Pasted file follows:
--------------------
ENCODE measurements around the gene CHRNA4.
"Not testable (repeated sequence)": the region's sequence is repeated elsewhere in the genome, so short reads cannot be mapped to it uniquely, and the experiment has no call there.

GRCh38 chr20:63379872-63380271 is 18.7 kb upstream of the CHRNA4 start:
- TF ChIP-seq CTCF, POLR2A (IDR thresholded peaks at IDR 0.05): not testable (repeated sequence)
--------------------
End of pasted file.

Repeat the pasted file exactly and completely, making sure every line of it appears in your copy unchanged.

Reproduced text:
ENCODE measurements around the gene CHRNA4.
"Not testable (repeated sequence)": the region's sequence is repeated elsewhere in the genome, so short reads cannot be mapped to it uniquely, and the experiment has no call there.

GRCh38 chr20:63379872-63380271 is 18.7 kb upstream of the CHRNA4 start:
- TF ChIP-seq CTCF, POLR2A (IDR thresholded peaks at IDR 0.05): not testable (repeated sequence)